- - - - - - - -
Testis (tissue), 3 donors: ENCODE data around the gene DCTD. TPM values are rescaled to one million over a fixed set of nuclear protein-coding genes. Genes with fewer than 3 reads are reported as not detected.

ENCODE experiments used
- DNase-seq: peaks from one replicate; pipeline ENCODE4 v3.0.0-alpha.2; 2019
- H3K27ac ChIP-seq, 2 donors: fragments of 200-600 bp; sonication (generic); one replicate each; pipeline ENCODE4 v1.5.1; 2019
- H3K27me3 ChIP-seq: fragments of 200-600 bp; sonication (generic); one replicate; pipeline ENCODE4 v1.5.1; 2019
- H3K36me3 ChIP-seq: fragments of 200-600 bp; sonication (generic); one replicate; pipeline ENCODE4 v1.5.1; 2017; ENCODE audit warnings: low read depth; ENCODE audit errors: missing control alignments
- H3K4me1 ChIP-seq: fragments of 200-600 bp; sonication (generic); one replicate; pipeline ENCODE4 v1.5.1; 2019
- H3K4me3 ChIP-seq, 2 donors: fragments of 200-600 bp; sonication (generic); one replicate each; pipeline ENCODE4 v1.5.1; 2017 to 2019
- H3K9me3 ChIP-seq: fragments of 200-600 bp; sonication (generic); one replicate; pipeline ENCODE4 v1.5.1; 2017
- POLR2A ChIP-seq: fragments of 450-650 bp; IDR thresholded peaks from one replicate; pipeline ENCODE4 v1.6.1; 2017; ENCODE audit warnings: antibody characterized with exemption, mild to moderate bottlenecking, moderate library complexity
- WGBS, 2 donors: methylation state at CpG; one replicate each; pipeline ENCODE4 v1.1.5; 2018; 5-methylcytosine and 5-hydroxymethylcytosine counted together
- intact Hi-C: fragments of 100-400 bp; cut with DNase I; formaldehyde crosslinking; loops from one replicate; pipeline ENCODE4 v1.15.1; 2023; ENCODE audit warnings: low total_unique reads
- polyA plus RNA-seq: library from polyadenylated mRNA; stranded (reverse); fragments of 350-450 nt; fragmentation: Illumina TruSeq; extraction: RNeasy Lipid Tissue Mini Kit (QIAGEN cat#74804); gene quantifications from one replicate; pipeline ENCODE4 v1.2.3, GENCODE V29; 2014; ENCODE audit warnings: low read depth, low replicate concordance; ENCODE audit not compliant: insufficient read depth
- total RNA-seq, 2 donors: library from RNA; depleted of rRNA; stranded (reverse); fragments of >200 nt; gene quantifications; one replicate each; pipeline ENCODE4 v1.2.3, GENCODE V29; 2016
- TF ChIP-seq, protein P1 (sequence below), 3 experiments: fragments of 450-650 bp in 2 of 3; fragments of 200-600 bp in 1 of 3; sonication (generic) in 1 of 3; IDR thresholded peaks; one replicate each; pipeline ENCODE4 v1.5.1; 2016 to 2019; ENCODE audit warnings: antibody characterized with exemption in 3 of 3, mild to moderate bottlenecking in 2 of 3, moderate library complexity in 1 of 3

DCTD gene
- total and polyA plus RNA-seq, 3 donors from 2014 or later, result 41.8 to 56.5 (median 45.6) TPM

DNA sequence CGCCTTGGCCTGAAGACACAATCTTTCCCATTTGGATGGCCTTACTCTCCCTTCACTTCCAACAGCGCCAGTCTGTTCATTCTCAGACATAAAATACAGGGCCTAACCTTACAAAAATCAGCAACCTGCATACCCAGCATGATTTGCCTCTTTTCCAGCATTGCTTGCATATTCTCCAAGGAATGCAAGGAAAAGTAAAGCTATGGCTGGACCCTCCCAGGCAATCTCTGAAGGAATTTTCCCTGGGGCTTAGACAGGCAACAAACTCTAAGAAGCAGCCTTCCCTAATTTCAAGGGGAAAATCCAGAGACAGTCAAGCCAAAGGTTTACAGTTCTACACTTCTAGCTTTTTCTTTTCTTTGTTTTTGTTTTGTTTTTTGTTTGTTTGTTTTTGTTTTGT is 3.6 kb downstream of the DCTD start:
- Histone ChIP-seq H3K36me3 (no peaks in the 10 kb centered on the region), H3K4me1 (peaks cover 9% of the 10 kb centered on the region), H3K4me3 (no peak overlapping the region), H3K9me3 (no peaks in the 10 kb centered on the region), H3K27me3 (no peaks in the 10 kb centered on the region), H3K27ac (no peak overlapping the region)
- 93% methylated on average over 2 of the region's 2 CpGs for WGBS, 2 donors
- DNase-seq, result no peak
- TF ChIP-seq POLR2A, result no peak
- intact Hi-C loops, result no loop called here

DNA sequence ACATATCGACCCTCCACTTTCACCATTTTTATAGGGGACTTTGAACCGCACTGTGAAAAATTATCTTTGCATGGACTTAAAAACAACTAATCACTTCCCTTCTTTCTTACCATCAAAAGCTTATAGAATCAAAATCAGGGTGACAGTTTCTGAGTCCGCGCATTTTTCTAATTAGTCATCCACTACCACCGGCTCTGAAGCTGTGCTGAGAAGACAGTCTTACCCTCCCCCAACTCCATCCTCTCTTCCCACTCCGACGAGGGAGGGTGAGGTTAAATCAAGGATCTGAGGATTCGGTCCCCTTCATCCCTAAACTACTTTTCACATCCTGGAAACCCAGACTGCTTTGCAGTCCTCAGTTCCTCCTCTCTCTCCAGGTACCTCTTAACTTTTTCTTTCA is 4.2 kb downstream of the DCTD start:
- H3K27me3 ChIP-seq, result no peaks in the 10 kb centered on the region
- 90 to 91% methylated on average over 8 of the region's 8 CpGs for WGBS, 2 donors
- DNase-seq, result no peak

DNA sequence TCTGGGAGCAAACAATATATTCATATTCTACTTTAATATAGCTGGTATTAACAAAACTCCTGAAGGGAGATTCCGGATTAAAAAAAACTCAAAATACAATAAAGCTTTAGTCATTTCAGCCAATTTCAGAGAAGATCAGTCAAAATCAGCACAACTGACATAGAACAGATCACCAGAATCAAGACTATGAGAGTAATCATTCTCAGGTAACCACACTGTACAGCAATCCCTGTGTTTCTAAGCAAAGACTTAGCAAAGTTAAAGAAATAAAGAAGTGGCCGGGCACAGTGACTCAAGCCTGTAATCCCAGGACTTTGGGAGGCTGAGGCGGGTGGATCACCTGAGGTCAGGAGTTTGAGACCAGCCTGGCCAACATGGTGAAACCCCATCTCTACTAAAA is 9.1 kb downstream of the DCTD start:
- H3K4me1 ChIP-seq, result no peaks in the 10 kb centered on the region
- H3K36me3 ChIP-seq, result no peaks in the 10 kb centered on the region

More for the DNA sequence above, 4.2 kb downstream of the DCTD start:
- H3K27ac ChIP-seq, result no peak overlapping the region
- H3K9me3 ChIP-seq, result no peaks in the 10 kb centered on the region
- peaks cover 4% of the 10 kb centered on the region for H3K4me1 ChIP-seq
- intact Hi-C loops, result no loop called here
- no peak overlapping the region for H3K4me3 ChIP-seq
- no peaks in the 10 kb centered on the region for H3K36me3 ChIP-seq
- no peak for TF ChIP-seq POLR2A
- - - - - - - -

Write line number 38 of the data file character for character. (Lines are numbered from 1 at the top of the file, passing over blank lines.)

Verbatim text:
- no peak for TF ChIP-seq POLR2A